By: Meshkat Haque
I went to my first MY Ireland camp 6 years ago, and if I remember correctly I think it was called ‘standing on the shoulders of giants’. The camp poster had all the designs and tricks to appeal to a girl like me – there was an eagle soaring high against a nostalgic grainy backdrop and a quote so captivating that I knew I had to register for it right away. It said “If you don’t stand for something, you’ll fall for anything” – an incredibly insightful quote accredited to the late Malcolm X (may Allah have mercy on him).
Throughout my stay at the camp I made more friends than I could’ve imagined, shared jokes and laughed my heart out. I was so inspired to continue to excel in my deen when I was able to relate to the struggles of my newly forged friends. Although, there was one memory that resided in me like a seed, and till this day it continues to grow with large strong branches and bear its fruits. I remember the organisers panicking, and scampering about to stick to their schedule where they were already running late (a new stress added to a string of mishaps, including the speaker being stopped at the airport and denied his visa!). In addition to this, the pipes in the main kitchen broke and before you know it, it started rainin’ men!
My team was on rota for kitchen cleaning and we started mopping up furiously, scurrying around looking for thick material to hold down the pipes together and mop up the mess, but it just all got messier. All the group leaders ignored it, walked about leisurely in the dining area and ushered the other girls to the lecture. Mind you – I was getting annoyed at their apathy. However, the head sister walked in to inspect our dilemma and what she did next remained with me till now. She was wearing a formal black blazer and a cream coloured embroidered skirt, and despite that, she got on her knees and mopped up the muck that was pouring out from the pipes until we managed to get help from the staff. She insisted we stop waiting around for her and her sorry messy situation before we miss anymore of the lecture. All of this got me thinking about what it really meant to be a “leader”, it’s one of those words that’s tossed around a lot, and currently it’s become as trivial as it is to be the admin of a whatsapp group! Or it’s the guy/or girl that gives orders and the rest begrudgingly obey. I guess what I learnt in that instant is that the true price of leadership is the willingness to place the needs of others above your own.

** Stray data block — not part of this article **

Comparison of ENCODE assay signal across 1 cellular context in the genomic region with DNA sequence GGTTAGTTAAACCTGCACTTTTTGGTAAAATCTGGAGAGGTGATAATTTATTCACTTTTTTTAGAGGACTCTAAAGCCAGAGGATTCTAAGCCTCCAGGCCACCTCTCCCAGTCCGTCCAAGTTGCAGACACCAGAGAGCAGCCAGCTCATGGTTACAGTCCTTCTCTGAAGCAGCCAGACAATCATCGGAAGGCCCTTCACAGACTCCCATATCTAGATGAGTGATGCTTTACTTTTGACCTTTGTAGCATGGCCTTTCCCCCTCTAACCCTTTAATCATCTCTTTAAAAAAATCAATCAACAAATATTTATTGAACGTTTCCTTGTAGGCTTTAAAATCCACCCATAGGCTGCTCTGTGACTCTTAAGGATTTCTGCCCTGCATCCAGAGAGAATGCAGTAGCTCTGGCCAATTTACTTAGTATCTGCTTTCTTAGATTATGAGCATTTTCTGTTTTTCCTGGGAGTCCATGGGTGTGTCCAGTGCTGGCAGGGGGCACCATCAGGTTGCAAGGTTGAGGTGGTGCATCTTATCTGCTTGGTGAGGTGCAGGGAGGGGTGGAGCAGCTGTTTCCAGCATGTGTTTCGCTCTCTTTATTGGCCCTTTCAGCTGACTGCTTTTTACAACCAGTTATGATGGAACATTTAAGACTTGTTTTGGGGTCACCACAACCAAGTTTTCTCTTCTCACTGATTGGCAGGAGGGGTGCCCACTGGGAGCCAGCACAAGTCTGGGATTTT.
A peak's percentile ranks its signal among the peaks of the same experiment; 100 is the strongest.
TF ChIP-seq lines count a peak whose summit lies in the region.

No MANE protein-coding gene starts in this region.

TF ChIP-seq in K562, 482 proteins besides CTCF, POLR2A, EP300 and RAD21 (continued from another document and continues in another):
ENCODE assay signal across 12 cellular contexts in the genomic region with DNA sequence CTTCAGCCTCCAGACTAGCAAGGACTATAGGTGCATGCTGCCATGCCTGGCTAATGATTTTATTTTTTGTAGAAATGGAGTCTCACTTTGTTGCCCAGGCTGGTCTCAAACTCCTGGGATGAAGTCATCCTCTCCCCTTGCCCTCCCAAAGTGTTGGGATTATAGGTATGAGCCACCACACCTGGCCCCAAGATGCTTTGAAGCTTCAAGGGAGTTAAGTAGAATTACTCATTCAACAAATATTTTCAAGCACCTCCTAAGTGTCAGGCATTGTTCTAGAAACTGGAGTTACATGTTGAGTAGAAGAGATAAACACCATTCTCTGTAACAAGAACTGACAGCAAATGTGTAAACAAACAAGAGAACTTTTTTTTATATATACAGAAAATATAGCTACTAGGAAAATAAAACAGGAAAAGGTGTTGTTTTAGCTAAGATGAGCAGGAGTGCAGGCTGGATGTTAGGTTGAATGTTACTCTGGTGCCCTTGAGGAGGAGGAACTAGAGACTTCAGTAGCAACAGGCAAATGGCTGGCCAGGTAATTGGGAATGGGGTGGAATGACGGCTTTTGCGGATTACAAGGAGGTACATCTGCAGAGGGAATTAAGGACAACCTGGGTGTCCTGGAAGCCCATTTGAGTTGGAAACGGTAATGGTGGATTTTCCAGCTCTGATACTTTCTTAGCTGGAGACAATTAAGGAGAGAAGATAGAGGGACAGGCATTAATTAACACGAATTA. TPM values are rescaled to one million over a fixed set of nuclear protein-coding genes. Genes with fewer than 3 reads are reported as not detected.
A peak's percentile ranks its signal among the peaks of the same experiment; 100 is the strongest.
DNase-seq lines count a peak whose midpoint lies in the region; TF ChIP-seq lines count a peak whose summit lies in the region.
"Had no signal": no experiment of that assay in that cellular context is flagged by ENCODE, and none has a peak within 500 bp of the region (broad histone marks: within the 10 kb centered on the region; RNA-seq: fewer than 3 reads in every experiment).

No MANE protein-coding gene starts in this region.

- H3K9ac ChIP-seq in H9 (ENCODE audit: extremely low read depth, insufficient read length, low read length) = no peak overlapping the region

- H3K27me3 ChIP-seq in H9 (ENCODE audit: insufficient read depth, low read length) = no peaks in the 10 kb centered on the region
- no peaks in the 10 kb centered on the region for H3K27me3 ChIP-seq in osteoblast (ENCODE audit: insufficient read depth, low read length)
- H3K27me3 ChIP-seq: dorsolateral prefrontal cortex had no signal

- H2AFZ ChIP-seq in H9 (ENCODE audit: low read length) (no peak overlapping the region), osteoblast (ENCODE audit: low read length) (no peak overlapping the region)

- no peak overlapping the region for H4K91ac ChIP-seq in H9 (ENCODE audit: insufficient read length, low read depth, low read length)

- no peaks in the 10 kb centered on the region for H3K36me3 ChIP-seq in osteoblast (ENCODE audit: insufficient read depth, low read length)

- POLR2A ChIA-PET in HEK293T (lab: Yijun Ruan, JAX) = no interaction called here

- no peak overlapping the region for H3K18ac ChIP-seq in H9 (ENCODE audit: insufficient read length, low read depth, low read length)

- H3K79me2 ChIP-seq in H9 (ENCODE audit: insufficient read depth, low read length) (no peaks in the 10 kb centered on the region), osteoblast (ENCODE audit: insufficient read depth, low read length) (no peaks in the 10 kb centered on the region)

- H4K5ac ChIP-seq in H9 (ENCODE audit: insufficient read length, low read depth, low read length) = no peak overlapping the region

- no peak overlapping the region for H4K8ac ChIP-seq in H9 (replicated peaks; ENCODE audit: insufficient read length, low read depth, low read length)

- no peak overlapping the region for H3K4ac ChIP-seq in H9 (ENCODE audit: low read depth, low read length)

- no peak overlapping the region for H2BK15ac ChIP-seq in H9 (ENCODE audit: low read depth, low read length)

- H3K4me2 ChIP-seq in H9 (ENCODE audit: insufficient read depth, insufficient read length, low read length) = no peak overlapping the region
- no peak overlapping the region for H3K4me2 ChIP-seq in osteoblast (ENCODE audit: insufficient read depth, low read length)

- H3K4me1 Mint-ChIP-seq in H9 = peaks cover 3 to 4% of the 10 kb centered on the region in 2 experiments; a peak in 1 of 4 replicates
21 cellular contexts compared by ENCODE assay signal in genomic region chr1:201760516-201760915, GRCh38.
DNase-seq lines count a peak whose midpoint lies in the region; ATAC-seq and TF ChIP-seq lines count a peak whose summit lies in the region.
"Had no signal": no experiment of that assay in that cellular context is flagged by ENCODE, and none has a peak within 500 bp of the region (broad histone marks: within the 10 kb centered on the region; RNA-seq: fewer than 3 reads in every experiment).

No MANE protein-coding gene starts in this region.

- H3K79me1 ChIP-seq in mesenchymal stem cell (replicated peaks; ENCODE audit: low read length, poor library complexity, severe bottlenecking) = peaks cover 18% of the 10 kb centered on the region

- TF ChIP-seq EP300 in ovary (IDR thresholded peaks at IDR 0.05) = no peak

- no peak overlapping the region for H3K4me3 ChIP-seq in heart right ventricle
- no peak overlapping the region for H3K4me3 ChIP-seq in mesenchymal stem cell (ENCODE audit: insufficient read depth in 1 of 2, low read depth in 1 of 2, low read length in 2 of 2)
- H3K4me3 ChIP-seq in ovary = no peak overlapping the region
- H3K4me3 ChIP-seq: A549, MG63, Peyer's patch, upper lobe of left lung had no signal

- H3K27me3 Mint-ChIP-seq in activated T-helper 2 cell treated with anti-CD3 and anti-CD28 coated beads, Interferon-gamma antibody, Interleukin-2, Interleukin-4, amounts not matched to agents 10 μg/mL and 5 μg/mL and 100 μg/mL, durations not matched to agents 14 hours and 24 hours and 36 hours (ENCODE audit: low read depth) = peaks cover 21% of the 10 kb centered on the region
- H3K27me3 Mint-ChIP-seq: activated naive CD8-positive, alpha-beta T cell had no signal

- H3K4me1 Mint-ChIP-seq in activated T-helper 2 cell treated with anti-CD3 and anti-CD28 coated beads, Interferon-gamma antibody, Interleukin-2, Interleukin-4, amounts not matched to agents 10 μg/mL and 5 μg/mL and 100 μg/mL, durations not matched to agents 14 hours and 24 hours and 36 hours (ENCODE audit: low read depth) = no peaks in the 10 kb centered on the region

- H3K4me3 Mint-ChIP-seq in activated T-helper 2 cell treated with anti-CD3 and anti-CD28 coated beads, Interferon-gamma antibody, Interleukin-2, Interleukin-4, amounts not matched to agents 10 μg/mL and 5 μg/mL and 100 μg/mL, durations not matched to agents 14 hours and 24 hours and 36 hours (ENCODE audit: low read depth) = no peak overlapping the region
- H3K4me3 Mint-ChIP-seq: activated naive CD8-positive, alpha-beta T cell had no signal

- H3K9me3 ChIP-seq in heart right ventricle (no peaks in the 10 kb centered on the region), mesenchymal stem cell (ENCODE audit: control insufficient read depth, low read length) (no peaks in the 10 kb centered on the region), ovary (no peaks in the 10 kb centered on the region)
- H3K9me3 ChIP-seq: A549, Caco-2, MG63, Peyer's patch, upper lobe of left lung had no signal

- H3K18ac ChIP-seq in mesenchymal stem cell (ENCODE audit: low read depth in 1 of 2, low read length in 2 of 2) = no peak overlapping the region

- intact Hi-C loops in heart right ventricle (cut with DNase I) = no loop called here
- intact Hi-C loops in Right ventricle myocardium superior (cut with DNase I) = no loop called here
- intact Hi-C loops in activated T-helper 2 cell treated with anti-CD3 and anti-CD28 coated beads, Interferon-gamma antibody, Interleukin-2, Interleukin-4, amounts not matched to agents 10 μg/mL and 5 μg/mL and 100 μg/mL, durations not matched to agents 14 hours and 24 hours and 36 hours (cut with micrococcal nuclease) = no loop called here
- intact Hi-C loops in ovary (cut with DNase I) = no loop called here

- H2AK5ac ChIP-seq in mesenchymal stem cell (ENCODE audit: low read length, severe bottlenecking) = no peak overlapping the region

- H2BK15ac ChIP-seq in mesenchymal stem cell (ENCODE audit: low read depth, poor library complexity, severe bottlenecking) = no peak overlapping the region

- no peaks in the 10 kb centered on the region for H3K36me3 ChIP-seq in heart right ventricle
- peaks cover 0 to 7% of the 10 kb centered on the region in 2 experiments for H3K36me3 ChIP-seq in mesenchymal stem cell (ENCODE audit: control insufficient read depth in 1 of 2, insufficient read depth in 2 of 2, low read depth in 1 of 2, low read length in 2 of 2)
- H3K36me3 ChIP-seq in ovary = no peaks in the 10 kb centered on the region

And [mention, O Muhammad], when your Lord said to the angels, “Indeed, I will make upon the earth a successive authority.” They said, “Will You place upon it one who causes corruption therein and sheds blood, while we declare Your praise and sanctify You?” Allah said, “Indeed, I know that which you do not know.”
The Holy Quran [2:30] I came across something incredible in a book I read; that “leadership is not a license to do less, it is a responsibility to do more”.
Allah has appointed every single one of us as a leader of a khalifa, each of us have a small empire we need to be running, be it your class, your sports team or even inspiring your siblings. Truth be told, whether we like it or not, we have to embrace this duty wholeheartedly, even if it means that we have to get on our knees in our nicest outfit and mop up mud and slime. That’s the price of being a leader.